• Fair Food is available with ‘accessible prices for consumers and fair conditions and pay for small-scale producers.’

Is the food you consume Good, Clean and Fair??

If not, you are getting unnecessary chemicals and toxins that are adding to your weight and your health issues.

Back to whether or not to eat an all-protein diet for a week to lose weight . . . If you ask a SAD (Standard American Diet) medical professional their opinion about a high-protein diet, you might be warned that though you will lose weight, you may also risk kidney damage. But there is little research to back-up the assertion that eating large amounts of protein stresses your kidneys unless you already suffer from “mild renal insufficiency”. In fact, when researchers recruited bodybuilders and athletes to consume medium- to high-protein diets, they tested their kidney function for seven days and found every marker to be within normal range.

One of the downfalls of being on a low-fat diet is that we avoid some proteins because we feel they are “too fattening” and then we eat more carbohydrates so we feel full. But carbohydrates quickly turn to sugar and leave us wanting more . . . and then we snack.

Fat, on the other hand, makes us feel full and holds us longer, lessening our need to snack. Do you want the ability to focus, concentrate, and retain more information? Eat your healthy fats! The human brain is composed of 60%-80% fat with roughly 50% being saturated fat. And cholesterol? The richest concentration of cholesterol in the human body is in the brain. You need it!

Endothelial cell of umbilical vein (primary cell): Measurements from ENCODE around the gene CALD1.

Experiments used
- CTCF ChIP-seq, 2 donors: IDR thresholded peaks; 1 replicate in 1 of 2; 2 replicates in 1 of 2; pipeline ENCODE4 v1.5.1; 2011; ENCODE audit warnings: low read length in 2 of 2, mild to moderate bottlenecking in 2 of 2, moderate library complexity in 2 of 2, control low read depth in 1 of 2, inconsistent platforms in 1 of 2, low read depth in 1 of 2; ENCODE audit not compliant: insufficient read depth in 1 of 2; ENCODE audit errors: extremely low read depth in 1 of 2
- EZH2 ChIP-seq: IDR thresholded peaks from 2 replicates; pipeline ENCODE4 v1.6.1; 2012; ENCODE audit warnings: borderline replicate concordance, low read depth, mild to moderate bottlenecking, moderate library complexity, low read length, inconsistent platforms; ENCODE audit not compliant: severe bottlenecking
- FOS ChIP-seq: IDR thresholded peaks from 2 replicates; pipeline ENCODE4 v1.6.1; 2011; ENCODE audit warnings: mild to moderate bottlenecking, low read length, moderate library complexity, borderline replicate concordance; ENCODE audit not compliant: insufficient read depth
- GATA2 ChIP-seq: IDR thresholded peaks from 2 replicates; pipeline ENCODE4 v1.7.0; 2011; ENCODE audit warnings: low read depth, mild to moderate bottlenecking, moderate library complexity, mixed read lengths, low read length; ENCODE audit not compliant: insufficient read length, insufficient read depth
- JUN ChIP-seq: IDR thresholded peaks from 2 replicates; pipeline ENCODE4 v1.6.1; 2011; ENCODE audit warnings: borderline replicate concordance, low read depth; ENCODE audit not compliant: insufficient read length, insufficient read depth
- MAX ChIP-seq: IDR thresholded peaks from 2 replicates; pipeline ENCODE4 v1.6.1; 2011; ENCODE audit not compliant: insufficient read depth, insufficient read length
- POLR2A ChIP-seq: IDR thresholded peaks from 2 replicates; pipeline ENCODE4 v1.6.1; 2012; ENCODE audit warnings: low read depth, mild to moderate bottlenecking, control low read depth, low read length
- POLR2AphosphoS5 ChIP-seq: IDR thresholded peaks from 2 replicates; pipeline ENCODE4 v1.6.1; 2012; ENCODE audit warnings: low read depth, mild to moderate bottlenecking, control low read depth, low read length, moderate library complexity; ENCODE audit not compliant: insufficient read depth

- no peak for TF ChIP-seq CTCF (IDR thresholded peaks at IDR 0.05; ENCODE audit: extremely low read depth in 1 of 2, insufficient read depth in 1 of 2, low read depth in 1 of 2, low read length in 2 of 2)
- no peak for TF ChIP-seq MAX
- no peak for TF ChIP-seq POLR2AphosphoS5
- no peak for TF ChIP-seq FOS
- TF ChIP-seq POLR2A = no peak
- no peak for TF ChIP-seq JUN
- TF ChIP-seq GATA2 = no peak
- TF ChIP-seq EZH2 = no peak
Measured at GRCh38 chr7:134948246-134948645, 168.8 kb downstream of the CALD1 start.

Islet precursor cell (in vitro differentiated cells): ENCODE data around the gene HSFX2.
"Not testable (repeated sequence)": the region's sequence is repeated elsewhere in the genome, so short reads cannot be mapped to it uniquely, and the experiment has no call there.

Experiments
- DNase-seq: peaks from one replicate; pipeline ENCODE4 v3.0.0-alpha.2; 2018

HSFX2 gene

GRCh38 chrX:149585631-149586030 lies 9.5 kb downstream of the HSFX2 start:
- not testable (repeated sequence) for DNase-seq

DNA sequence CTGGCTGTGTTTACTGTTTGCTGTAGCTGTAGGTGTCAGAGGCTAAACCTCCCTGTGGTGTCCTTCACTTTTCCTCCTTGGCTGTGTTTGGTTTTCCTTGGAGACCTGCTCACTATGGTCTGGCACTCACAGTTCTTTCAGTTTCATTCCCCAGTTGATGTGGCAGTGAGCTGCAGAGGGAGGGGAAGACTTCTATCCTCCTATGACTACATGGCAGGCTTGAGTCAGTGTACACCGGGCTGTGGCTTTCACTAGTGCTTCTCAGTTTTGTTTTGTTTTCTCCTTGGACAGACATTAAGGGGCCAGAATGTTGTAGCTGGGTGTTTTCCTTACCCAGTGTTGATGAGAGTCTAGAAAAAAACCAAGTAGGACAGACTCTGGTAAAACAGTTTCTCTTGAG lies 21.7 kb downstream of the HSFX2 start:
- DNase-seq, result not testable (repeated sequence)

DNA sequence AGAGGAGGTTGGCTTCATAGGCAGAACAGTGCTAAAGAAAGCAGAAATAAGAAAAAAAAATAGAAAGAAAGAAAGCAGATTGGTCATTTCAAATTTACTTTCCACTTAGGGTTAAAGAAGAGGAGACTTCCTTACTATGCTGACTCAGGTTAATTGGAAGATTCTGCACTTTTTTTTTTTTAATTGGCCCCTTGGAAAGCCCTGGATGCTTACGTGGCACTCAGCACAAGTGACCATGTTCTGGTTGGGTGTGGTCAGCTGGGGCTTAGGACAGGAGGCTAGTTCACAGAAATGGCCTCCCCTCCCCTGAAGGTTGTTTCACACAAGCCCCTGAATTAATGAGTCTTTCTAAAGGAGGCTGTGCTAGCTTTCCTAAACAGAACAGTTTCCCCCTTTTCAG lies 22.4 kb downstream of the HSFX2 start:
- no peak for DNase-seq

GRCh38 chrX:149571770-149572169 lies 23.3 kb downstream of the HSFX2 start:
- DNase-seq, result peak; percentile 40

My advice to my friend, my clients, and to you is this — You can eat an all-protein-for-a-week diet if you also:

  • Eat fresh, organic leafy greens and colorful vegetables at each meal
  • Source your protein well to reduce chemical exposures, eating pastured meats and eggs, and organic dairy products
  • Don’t be afraid of fat – use a little butter to cook your eggs, a spoonful of coconut oil to sauté your salmon filet, drizzle olive or flax oil over your salad, snack on half an avocado with a dollop of salsa
  • Eat nuts and seeds as a source of protein
  • Eliminate processed foods completely
  • Skip refined carbs and  limit your carbohydrate intake to between 50 to 150 grams per day (use a tool such as Fit Day to help you keep track)
  • Eliminate sugared, diet, and artificially sweetened beverages including juice.
  • Drink plenty of water – half your body weight in ounces daily – adding a lemon wedge or fresh squeezed lemon juice for flavor
  • If you want fruit, eat it as a snack between meals preferable with a bite of cheese, a few nuts, or a spoonful of nut butter

If you can do this for a week and feel good, try a second week, a third, a month. . . I imagine you will be happy with your weight loss, your decreased fatigue, and your overall increase in energy and vitality. Given time and consistency, you’ll get to where you want your weight to be.

Diets don’t work. Lifestyles do.

Figure out what your body needs to feel your best while getting the results you want. For me, eliminating wheat and other grains has given me a gradual, consistent weight loss. I’m working on 100% grain-free, but honestly I’m there 90% of the time after nine months. But I am seeing consistent, positive results in how I look and feel.

I welcome your questions and comments.

In good health,

Carole